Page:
Many Marxists–and others–accept that materialism implies relativism, but defend justice by rejecting materialism. The German socialists whom Marx attacked in the CGP appealed to an ideal justice based on “natural rights” independent of any social practices. They thought that since labor produces all wealth, workers are entitled to what they produce in virtue of a labor theory of property entitlements. A more sophisticated version of this theory has been resurrected recently by the analytical Marxist G.A. Cohen.(5)

Other neo-Marxists, like Juergen Habermas, appeal to a non-natural but no less ideal justice attained by abstraction from our actual social circumstances: justice is the set of principles for regulating social cooperation to which we would hypothetically consent if we were all free and equal.(6)

But Marx was right to reject natural rights because materialism in the broad sense is true, even if he overemphasized economics among the material determinants of values.(7) And, as Fisk argues, hypothetical consent theories fail because we cannot in general be consistently motivated by a justice that abstracts from the material interests we actually have. Justice must be materialist or nothing at all.

For Fisk, justice is not a set of ideal principles derived by ratiocination but a set of limits on benefits and losses enjoyed or suffered by different social groups. Its function is enable the state to maintain stable rule by reducing social dissatisfaction. In his Inaugural Address, John F. Kennedy expresses this idea with startling forthrightness: “If a free society cannot help the many who are poor, it cannot save the few who are rich.”

No state, not even Nazi Germany or the Stalinist USSR, can survive without such a set of limits or pattern of justice. A pattern of justice becomes morally binding, when the demands and concessions of every social group attain an equilibrium point. This point will vary with time and place, and, in divided societies, with what dominant groups can safely impose and what subordinate groups will tolerate. So there is no one correct set of principles of justice. A “correct” set is one in the range tolerable under a set of circumstances.

Fisk thus accounts for the moral force of justice by pointing to its explanatory role. How does Fisk’s theory differ from Marx’s dismissal of morality as mere ideology relative to material conditions? If justice is only a set of limits functionally necessary for rule, why respect its claims? Fisk’s reply is that we do respect its claims and regard them as morally binding (72), and that we must respect its claims if we are to have stable rule. There is no transcendental reason beyond that, no reply to Plato, who wanted an answer to the question, “Why be just?” Those who want more, like Plato, will be dissatisfied.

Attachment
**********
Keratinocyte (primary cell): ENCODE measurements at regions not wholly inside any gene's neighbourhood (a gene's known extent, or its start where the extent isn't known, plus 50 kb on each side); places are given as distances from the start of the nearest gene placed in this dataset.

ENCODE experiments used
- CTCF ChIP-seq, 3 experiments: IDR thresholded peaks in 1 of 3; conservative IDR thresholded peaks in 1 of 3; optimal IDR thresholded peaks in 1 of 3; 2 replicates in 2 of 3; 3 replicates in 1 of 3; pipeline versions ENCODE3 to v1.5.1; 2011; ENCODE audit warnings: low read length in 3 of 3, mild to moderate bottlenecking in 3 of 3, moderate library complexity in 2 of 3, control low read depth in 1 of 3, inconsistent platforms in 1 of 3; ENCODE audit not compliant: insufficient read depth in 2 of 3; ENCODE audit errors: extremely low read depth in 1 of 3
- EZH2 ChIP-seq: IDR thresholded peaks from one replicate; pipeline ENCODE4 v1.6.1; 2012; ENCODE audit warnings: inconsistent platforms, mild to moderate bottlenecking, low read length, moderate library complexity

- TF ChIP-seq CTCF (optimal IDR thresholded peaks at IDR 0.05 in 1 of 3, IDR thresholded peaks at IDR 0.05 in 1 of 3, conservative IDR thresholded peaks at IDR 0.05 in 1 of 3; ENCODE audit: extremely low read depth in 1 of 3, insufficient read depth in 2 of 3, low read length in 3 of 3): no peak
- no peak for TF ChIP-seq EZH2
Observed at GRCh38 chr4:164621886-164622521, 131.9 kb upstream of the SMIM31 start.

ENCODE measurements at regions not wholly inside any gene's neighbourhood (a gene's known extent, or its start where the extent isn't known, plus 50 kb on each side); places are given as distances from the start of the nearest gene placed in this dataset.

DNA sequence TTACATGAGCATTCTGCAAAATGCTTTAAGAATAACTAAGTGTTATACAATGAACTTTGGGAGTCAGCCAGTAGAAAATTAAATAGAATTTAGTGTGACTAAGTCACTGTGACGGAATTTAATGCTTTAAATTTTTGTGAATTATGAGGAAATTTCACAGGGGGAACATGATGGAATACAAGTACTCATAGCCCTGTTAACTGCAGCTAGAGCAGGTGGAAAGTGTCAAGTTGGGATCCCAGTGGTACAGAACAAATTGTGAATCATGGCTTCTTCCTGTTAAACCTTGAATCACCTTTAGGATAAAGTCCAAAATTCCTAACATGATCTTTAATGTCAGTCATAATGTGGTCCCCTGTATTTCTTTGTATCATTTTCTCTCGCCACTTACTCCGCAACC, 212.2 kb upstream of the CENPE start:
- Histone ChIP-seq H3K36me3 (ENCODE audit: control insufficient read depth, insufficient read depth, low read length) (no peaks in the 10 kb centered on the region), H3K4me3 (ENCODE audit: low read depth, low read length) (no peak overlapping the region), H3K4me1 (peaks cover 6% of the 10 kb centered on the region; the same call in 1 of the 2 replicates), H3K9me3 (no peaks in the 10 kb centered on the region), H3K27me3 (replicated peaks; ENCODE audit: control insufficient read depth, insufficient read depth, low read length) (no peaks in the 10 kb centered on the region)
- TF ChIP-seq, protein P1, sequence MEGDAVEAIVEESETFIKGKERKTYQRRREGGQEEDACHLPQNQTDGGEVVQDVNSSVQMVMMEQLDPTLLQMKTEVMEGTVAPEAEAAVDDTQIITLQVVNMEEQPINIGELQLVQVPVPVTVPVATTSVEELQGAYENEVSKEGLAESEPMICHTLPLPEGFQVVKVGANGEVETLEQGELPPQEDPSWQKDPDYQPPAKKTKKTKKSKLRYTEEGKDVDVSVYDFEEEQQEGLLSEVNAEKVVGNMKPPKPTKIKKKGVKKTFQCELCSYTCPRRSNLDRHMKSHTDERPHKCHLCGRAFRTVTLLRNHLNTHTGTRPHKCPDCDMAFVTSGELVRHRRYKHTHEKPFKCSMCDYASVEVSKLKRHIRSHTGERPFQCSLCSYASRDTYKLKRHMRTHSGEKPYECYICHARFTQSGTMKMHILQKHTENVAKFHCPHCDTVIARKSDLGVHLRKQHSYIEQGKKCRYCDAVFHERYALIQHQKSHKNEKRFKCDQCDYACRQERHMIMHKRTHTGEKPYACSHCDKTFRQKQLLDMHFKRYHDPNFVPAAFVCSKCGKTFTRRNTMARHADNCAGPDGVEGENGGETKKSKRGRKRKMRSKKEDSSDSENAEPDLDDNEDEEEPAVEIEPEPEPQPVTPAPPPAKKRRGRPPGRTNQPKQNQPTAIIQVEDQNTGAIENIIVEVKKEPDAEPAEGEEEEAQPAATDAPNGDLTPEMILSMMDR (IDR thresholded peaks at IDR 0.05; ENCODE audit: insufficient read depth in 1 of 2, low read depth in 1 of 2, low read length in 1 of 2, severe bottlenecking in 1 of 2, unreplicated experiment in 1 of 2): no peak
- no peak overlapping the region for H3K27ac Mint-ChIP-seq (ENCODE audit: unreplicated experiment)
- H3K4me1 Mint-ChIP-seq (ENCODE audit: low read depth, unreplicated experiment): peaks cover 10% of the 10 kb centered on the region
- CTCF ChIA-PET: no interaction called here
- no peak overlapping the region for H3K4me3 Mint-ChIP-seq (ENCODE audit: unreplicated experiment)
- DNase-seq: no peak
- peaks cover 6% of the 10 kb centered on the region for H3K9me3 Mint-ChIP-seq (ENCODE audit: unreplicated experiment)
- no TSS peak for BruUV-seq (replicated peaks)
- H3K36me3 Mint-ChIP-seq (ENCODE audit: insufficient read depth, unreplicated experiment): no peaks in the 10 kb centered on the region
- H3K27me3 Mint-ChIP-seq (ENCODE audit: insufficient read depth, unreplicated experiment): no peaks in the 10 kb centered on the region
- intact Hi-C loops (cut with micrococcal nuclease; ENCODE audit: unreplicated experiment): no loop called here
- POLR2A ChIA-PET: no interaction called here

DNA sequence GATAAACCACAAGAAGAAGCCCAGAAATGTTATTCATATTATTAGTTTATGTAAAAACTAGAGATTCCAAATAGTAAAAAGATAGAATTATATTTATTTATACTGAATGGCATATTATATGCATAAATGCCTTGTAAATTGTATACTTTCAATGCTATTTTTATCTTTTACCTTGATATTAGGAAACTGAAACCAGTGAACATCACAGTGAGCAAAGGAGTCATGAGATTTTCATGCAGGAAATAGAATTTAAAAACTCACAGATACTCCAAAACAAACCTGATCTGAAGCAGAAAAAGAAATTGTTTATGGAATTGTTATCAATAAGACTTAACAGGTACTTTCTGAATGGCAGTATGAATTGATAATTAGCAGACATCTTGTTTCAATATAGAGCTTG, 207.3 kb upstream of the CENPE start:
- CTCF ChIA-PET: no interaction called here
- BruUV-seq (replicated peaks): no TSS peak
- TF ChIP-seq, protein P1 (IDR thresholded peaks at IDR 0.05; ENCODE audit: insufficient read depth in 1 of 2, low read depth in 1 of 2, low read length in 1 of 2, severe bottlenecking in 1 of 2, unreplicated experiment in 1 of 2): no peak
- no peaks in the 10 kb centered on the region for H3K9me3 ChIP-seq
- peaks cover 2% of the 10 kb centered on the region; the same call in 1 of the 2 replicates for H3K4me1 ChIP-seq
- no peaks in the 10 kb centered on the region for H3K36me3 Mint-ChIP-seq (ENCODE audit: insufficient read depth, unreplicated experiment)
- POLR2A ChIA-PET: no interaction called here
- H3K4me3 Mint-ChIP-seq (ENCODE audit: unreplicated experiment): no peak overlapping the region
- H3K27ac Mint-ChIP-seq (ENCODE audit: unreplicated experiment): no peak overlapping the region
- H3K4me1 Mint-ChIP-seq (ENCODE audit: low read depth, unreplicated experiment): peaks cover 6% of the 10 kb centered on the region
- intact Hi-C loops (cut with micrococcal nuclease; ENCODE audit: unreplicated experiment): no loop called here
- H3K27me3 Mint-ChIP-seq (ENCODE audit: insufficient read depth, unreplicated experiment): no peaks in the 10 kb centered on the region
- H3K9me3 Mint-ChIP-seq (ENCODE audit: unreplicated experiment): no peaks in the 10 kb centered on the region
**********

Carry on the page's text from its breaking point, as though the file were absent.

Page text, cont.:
Fisk only purports to tell us what it is to be just, assuming that we want to be. He has nothing to say to those who don’t. I think Fisk’s answer is the best we can get. This is a controversial position, but since it is not an issue between Fisk and me I will not discuss it further.

Official and Radical Justice

Fisk distinguishes between the Official State Justice and Radical Justice. In divided societies, Official State Justice is the set of limits acceptable to the dominant group. While it predominantly reflects the interests of the dominant group, it is not dictated by that group, but is the product of struggle and compromise between dominant and subordinate groups. Too many Marxists suppose that the ruling class uses its control of the means of intellectual production to unilaterally impose on the whole society values that promote its own interests. Fisk insists, in contrast, that even Official State Justice incorporates the interests of subordinate groups, although to a lesser extent than those of the ruling class.

Official State Justice, therefore, is not merely a fraud for the subordinate groups, but genuinely accommodates them to some degree. If it did not, they would be dissatisfied and the state could not rule. Even in Nazi Germany, the workers were given jobs by the armaments production that brought capitalist profits and the Nazi empire. This is Fisk’s version of Gramsci’s theory of ideological hegemony.

Marx says that all “ruling ideas of the epoch,” including its justice, are “ideas of the ruling class” (172), i.e. depend directly on the economy because they benefit its reproduction. But for Fisk, justice in capitalist societies legitimates the capitalist state, not capitalism directly. Justice promotes stable political rule, not class domination and economic exploitation–or it would not take into account the interests of dominated and exploited groups. But Fisk agrees with Marx that the state is functional for the economy: the state maintains the prevailing economic relations and the smooth operation of the economy. The relation of justice to the economy is indirect: justice maintains the state, which in turn maintains the economy.